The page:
Electronic Signature Certification


Electronic signatures have opened up new avenues for efficiency in remote business processes. Electronic Signatures allow signers to sign electronically at their convenience, from anywhere they are, using any device, and without the need to physically visit a car dealership or bank branch. While handwritten signatures may be possible to expedite the analog process by being mailed or faxed, they are not as efficient as electronic signatures on electronic documents. It is crucial to determine if the electronic signature is secure. How can you ensure that a digital agreement is not altered since its signing? Use a digital signature.

What is the difference between an Electronic Signature and a Digital Signature?

Although these terms might sound similar, they are quite distinct. An electronic signature is a digital signature that can be used to sign a contract electronically. It serves the same purpose, namely to signify the signer's agreement to the terms of the contract being signed. The signature doesn't have to be handwritten. Signatory can click to sign an electronic document or create a reusable signature using their electronic signature software.

A digital signature is not actually a signature. It refers to encryption/decryption (cryptography) technology used to tamper-seal digital documents after they are signed. Digital signatures are created using public key infrastructure, (PKI), and they are used to verify that no modifications to contracts are made without consent. The digital signature, for example, applies a trusted date stamp at the time the document was last altered. Any visible signature changes and any alterations to the timestamped documents will be apparent.

There are three types of electronic signatures available for your signing process

Although specifics can vary from one country to another, there are three types of electronic signatures that are recognized worldwide: Basic Electronic Signatures (BES), Advanced Electronic Signatures(AES), and Qualified Electronic Signatures (QES). For details on each type of signature, refer to the eIDAS regulation.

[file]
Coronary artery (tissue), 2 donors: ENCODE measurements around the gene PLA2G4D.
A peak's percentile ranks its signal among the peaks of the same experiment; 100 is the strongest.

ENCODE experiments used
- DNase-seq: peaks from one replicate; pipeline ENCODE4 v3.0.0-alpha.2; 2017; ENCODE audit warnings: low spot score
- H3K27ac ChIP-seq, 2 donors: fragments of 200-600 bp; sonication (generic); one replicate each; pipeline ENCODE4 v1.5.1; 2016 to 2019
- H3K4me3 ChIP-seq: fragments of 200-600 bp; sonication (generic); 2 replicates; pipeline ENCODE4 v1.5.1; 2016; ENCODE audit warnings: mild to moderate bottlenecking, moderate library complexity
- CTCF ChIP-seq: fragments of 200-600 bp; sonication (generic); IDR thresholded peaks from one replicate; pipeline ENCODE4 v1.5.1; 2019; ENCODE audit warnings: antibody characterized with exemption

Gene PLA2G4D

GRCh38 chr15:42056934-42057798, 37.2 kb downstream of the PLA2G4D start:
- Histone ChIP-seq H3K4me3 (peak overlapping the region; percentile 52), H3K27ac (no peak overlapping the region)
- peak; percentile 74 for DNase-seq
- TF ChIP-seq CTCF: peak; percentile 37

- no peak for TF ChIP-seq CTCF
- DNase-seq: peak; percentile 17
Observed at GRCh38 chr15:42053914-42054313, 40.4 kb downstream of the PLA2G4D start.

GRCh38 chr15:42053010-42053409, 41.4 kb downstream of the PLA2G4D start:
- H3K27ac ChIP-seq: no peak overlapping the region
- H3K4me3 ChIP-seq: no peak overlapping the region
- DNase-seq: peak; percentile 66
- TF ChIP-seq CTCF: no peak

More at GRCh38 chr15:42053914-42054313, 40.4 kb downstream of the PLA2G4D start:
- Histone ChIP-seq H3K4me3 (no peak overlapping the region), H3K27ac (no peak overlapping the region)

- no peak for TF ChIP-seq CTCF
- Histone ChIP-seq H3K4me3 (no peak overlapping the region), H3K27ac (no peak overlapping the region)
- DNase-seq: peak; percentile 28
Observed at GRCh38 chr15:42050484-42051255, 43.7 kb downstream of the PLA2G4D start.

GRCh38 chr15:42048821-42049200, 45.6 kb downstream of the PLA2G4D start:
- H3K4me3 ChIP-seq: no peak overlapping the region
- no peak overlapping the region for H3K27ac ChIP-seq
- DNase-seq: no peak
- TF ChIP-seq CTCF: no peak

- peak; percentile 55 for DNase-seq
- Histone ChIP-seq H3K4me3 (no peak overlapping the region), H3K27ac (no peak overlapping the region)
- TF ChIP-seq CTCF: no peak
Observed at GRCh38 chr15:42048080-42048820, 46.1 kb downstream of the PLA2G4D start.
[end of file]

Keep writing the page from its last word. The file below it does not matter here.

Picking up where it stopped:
However, in general, electronic signature types differ only in the degree of security and identity assurance. digital signatures can be used to distinguish between Basic Electronic Signatures (BEV) and enhanced eSignature solutions.

Consider it this way: A basic signature can be used when fraud is low. For example, signing a petition. An AES/QES is used to validate contracts that require greater security and validation.

These enhanced e-signatures are only possible with digital signatures. They provide security and authentication. This is crucial for businesses as they may require the benefits from digital signatures even though they are not required to use enhanced electronic signatures for legal reasons. Digital signatures are encrypted codes that are attached to electronic signatures to verify their authenticity.

Qualified electronic signatures, trust service providers, and certification authorities

QES is the highest level of electronic signature required to sign documents. It also has the highest security level. QES requires that you use a digital signature in addition to a certificate from a third-party certified authority such as Qualified Trust Service Providers (TSPs) for your digital certificate. TSP or certificate authority will issue a signing certificate to confirm the legal admissibility and authenticity of electronic transactions.

Three Benefits of Digital Signatures for PDF Files

An electronic signature solution that is equipped with digital signature technology timestamping has many important benefits.

  • Mobile Device Support. User authentication can be very difficult when using smartphones and tablets. Innovative solutions are vital in order to ensure that the person signing a document is actually who they claim to be. To verify the source and destination of documents, digital signatures are attached to them. The digital signature is then attached to the document and stays with it throughout the process. The digital signature can be questioned if a smartphone is compromised or the document is captured by an unauthorized user. Alternately, the digital signature can provide additional verification that the transaction is supported if all aspects of the document are recorded correctly.
  • Regulatory Compliance. Encryption, a common regulatory requirement, ensures data security even in the event of theft. Digital signatures are used to support electronic signing. This ensures that user data and key signing information is kept safe throughout record creation and management. It makes it easier to adhere to regulatory guidelines.
  • Taking e-signature to court: A simple e-signature is not admissible in court because there is very little evidence that the signature signer was actually who he or she claimed. Digital signatures can capture more metadata about signature transactions. They also provide protection for all parties in court by providing a crucial layer of user authentication that can be presented to a judge or jury. Businesses can safely move to electronic signatures with the security and verification provided by digital signatures. 

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